Intellectual property briefing: a roundup covering Unified Patent Court Agreement latest, IP aspects of the Brexit Withdrawal Agreement, and GDPR as it relates to internet domain name registration

This briefing covers a number of recent developments set to impact IP practitioners: first, the UK’s ratification of the Unified Patent Court (UPC) Agreement; secondly, the Brexit Withdrawal Agreement, published on 19 March; and finally, the effect of GDPR on domain name registration practice. 

UPC Agreement ratification

The UK Government ratified the UPC Agreement on 26 April 2018. Previous articles have considered the UPC system in detail (see briefing at Journal, March 2017, 27, and “The UPC post-Brexit: unified, ‘emmental-ed’, or dead?”, Journal online, October 2016). In summary, it creates a mechanism for the European Patent Office to grant unitary patents covering all EU member states which have signed up to the UPC system. Disputes relating to unitary patents, and existing European patents, will be heard in the Unified Patent Court, a cross-jurisdictional court with central and local divisions in various EU member states.

The UPC Agreement will come into effect once 13 EU member states, including the UK, France and Germany, have ratified it. It remains only for Germany to ratify. However, a constitutional challenge has been raised in the German Federal Constitutional Court, which is set to delay Germany’s ratification.

Responsible for administering the new system, the UPC Preparatory Committee has advised that it will require a provisional application phase of six to eight months before the court becomes operational. Thus, depending on the timing of the German court’s decision, that phase may not be completed by Brexit day on 29 March 2019.

In its current form, the UPC system can only be participated in by EU member states. If the UK is to participate post-Brexit, the UPC Agreement will likely require to be renegotiated to accommodate this. Ratification seems a declaration that the UK wishes to participate in future. However, whether the EU27 member states are as willing to include the UK remains to be seen.

Brexit Withdrawal Agreement

The revised draft Brexit Withdrawal Agreement, published by the UK and the EU Commission on 19 March 2018, provides some clarity on the likely effect of Brexit on pan-European IP rights.

There will be a transitional period until 31 December 2020, during which time the existing system will continue in full effect. Thereafter, holders of granted EU trade marks (“EUTM”), registered Community designs (“RCDs”) and Community plant varieties, will become holders of equivalent rights in the UK.

Rights-holders will not have to re-apply for these rights, or follow any administrative procedure. Rights will not be re-examined to reassess their validity. Negotiations continue as to whether a fee will be payable. There will be a procedure to convert pending applications into UK rights also.

Similarly, unregistered Community design right will continue to be protected in the UK, as will certain protected geographical indications and designations of origin.

Various other complex topics have been addressed, including:

  • If an application to revoke or invalidate an EUTM or RCD is pending at the end of the transition period, and the right is subsequently invalidated/revoked in the EU, that decision will apply in the UK also.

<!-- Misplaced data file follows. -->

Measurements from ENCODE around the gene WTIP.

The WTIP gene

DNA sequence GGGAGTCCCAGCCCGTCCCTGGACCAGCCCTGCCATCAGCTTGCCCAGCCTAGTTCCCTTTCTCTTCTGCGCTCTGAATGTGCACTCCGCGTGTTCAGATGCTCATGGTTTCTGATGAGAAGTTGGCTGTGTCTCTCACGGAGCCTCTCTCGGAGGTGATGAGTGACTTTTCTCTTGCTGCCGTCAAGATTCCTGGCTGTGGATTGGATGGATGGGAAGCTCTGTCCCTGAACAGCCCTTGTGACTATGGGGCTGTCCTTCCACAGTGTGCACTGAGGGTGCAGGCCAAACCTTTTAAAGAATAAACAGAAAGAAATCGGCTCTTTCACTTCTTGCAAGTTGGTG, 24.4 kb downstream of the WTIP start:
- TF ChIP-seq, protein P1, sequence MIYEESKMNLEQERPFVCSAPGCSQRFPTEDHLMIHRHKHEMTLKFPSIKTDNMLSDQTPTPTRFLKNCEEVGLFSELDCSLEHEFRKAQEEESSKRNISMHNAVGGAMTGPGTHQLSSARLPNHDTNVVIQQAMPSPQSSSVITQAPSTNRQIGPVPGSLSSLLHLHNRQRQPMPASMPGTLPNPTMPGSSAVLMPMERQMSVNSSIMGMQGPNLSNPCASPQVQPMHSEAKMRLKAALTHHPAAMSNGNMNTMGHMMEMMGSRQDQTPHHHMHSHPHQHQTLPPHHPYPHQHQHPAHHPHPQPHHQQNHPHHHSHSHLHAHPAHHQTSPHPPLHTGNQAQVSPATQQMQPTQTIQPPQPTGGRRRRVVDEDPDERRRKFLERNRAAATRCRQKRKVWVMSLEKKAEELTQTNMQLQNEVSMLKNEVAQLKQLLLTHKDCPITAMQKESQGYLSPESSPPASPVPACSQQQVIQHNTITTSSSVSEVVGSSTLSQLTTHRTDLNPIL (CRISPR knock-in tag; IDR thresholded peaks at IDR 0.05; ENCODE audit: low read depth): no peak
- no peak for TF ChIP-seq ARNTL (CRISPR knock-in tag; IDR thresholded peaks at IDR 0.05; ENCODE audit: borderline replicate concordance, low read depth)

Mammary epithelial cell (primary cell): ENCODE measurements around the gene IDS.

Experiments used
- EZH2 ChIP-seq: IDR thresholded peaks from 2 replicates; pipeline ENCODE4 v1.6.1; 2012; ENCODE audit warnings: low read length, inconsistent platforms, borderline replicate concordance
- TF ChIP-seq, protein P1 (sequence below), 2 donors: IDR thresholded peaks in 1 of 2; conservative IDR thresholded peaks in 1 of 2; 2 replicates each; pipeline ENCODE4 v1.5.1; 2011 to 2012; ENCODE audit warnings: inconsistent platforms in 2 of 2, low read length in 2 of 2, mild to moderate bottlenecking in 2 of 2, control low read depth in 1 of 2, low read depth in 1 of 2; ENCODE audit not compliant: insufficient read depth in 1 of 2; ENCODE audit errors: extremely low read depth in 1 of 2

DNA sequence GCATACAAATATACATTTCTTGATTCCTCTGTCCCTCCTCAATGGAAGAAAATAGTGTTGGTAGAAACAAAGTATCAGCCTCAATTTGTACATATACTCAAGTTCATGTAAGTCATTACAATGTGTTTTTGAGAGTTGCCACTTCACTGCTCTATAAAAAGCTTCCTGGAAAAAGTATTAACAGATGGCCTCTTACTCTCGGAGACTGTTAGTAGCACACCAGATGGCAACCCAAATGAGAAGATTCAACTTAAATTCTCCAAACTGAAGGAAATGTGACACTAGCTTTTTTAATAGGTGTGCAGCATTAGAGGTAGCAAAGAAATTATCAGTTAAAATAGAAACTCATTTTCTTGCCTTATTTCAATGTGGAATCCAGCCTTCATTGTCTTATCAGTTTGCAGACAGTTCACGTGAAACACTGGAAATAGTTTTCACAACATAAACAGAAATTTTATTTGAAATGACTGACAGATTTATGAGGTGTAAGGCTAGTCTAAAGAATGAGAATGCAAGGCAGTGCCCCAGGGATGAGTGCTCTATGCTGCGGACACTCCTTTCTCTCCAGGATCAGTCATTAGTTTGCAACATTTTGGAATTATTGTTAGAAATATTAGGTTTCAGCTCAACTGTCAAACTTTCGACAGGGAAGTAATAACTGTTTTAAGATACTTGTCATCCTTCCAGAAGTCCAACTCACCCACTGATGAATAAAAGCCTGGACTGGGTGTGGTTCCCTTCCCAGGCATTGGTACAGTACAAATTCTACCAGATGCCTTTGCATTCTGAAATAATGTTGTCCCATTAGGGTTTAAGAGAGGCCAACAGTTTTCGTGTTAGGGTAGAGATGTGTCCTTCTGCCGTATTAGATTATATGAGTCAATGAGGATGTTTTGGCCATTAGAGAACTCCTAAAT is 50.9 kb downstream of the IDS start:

• Trade marks can be revoked for non-use. Principles have been agreed to determine what happens if the UK equivalent right to an EUTM has not been used in the UK during the transition period. The deadline for commencing use in the UK has not yet been decided.
  • Principles have been agreed regarding the enforcement of EUTMs with a reputation in the EU (but not the UK) during and after the transition period.

There are various unanswered questions, such as how exhaustion of rights will operate post-Brexit. This will depend on any trade deal agreed between the UK and the EU27. The UPC system and UPC Agreement are not discussed in the draft Brexit Withdrawal Agreement. In addition, as with all provisions of the draft, “nothing is agreed until everything is agreed”. However, the current draft represents a sensible approach to IP rights that is favourable to rights-holders and thus, generally welcomed by IP practitioners.

GDPR and domain name records

Until recently, the records of all Nominet domain names (those with the suffix .uk), and of most other domain names (e.g. .com, .org etc), contained details of the registrant’s name and address. Domain names are often a key battleground in IP disputes, and these details can be valuable in discovering who is behind an infringement and where they are located.

Following the entering into force of GDPR, Nominet has changed its policy so that registrants’ names and addresses will no longer be displayed in Nominet’s searchable register of domain names, unless the registrant consents. However, these details can be requested using Nominet’s new data release request procedure, whereby details will be released if the requester can demonstrate a legitimate reason for the request. Nominet gives as an example of a legitimate reason, a request from a solicitor enforcing IP rights. Nominet will aim to respond to such requests within one working day.

ICANN (which sets rules in respect of .com, .org and other top level domains) has put in place a similar procedure, whereby data can be requested by those with a legitimate reason.

These new schemes are as yet largely untested, but while they present a further hurdle in IP enforcement, it seems this is not insurmountable. 

The Author
Susan Snedden, counsel, IP & Technology, Dentons UK & Middle East LLP
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